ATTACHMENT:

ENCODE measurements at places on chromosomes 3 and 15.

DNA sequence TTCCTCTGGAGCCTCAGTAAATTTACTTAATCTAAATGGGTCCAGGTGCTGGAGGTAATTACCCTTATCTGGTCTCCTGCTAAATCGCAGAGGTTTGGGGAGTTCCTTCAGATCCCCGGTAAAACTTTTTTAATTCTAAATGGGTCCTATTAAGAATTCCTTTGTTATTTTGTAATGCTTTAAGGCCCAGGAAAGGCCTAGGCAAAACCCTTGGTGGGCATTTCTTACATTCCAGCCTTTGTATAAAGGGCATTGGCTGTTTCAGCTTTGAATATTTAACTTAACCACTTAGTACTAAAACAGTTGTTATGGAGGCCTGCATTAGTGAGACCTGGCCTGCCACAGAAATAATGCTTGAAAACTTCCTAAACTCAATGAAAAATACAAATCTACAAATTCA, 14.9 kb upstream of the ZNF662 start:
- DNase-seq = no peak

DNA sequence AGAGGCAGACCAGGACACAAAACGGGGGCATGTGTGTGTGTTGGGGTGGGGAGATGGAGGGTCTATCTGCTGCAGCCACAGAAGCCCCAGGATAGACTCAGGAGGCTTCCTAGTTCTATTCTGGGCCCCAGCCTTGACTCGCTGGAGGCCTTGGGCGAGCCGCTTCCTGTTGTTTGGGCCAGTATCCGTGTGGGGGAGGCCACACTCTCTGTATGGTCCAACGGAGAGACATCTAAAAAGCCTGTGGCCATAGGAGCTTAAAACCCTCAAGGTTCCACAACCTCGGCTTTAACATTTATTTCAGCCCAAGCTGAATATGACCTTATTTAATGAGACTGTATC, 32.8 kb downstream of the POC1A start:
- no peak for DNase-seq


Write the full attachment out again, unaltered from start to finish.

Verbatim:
ENCODE measurements at places on chromosomes 3 and 15.

DNA sequence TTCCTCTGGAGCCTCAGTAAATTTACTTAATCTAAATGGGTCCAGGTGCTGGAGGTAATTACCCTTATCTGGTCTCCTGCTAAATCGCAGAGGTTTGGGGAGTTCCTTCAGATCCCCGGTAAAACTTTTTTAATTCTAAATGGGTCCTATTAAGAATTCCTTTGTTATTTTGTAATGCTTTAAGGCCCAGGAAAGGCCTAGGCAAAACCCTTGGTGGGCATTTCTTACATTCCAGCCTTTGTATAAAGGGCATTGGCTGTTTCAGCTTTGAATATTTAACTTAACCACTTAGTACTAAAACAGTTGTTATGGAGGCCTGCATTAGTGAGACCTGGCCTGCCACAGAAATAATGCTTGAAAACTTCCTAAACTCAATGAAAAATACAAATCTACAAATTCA, 14.9 kb upstream of the ZNF662 start:
- DNase-seq = no peak

DNA sequence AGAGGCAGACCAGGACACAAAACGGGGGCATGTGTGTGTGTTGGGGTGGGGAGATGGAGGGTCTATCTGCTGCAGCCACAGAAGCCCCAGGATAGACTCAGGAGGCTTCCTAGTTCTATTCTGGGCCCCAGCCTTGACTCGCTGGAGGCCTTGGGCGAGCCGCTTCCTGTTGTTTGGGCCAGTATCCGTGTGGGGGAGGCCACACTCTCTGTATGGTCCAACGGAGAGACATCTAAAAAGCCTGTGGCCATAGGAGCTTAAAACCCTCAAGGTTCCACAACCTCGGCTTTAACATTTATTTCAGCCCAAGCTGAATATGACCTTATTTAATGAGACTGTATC, 32.8 kb downstream of the POC1A start:
- no peak for DNase-seq